Mon April 14, 2014
Janine Santana, a Latin Jazz percussionist, has been performing and broadcasting music on the Colorado Front Range for twenty years, after having been raised in the locales Brooklyn, New York, and Trenton, New Jersey. In the East she developed skills as a theater actor, but in the Denver area she has been concentrating on music recording and broadcasting. Janine describes her ambitious current project as “featuring a plethora of musicians . . . including such luminaries as Jose’ Madera, David Amram, Ricky Gonzalez, Ray Vega, Richie Cole, and Luques Curtis.” Listen to her 2008 release entitled Soft as Granite for evidence of her accomplishments as a project leader, arranger, percussionist, and studio artist. In addition, Janine has appeared on over twenty recordings as a side-musician. Recently, Janine and I were able to complete this interview via email messaging.
PF. You go into the KUVO studio to work as an on-air host. Or, you take the performance stage to do a set of music. Describe the similarities and differences.
JS. There is always mental, physical, and emotional preparation before going on-stage or live on-air. All personal distractions and worries need to be put away so that I am completely present and accountable for the audience and fully present for myself for the mental and physical task at hand. Relaxation is really important in both cases. I have to feel I am giving my best and most creative self to the audience, or I myself cannot be comfortable doing the job. If I am not comfortable enough to be secure, I already know my audience will also get uncomfortable.
One huge difference is that on KUVO I can’t see the audience. At first I could not actually feel their presence because I have so many years as a live performance person both in theater and music settings. It really freaked me out trying to wrap my head around the fact that there were live people listening to what I was presenting as a radio host because I was in the studio all by myself—talking to my reflection in the booth window. Now, I enjoy it immensely because I know the people are just on the other side of the computer stream or air frequency. Live music is easier for me because I am making the music in conjunction with other live people on an instrument that is second nature. For radio, there was a learning curve in running a soundboard, typing into a live playlist, hitting the right buttons at the right time, and remembering what I played; and, what I played was someone else’s prerecorded music. It’s not the same!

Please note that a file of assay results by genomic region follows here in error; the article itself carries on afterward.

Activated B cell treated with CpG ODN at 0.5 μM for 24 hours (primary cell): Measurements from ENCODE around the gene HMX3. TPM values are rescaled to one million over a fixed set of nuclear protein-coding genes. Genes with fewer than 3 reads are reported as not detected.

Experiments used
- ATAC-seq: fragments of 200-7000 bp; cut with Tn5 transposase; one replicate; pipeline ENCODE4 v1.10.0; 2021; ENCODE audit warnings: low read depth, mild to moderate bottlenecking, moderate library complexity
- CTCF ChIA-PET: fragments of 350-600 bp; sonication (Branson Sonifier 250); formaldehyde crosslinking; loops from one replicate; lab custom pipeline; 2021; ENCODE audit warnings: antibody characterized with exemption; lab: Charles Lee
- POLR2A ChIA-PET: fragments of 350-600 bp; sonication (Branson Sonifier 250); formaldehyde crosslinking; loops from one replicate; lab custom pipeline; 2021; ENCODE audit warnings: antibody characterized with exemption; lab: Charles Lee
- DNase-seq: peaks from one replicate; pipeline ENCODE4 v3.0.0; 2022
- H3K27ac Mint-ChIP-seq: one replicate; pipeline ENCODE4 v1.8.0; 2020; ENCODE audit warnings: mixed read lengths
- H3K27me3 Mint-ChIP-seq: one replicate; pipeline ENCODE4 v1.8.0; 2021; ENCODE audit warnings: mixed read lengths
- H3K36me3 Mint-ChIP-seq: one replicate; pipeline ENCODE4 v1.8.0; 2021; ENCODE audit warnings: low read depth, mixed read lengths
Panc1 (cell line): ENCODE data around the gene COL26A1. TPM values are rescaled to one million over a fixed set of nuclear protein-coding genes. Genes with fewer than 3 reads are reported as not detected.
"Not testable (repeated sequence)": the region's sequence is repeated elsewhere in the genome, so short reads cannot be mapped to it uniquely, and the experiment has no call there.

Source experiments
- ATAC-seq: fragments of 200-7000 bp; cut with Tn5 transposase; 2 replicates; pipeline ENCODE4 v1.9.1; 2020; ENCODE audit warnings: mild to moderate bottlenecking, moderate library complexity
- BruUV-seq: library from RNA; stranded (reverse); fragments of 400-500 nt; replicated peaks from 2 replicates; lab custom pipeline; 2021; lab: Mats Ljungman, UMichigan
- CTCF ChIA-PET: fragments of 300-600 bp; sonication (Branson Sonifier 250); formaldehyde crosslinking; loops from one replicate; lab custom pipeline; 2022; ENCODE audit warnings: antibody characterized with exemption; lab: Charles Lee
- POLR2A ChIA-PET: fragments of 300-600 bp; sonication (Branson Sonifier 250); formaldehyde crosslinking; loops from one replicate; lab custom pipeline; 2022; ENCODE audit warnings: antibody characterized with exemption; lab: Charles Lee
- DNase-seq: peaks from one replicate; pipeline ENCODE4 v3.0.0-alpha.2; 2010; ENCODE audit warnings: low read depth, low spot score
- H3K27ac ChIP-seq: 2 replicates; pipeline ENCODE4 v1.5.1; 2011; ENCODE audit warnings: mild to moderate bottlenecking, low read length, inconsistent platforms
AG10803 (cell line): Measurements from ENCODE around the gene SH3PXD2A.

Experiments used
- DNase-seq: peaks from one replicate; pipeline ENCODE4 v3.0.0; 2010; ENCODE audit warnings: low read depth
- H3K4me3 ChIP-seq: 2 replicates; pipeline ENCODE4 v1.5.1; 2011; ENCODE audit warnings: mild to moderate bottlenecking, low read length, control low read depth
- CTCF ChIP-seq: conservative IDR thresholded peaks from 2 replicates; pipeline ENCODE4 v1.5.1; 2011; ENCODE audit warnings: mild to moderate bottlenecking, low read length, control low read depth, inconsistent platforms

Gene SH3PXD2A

PF. How do you approach selecting a combination of two or three tunes to play for a set of music? On stage, do you have preferences for what you play first? Are you after a theme in a set?
JS. I’m a complete nut! Yes, I put a lot of thought into a set either way; then, I frequently throw out the intellectual plan and go with what “feels” right. Recording musicians will tell you—when I get a fresh idea in the studio I will change things up right away. I pick guys I know are used to my wild style—disciplined and academic musicians would be driven to madness (laughter here). I am a very spontaneous person and, as a performer, have learned that my creative instincts and impulses are frequently more trustworthy than my intellect is. Having said that, I will find a theme as I’m going and run with it; it can be anything from food, or lust, to the color red. If I’m given a theme—like a time period or a political idea, I can run with that, too. What I play first on stage is probably going to be a hard-hitter to open the energy. But, on radio, it depends on what the deejay before me played, or some preconceived set that had been thought out.
PF. What do you do to distinguish yourself from the other on-air hosts? Do you strive for an on-air radio personality?
JS. I don’t really do anything. My personality on-air is really who I am, but without the airing of my own struggles. (On-air host) Carlos (Lando) once told me not to ever worry about that. Work on learning how to do all of the necessary techie stuff when hosting a show until it becomes second nature; then, personality differences will peep out anyway. I’d say never force it--anyone with an ear would know immediately.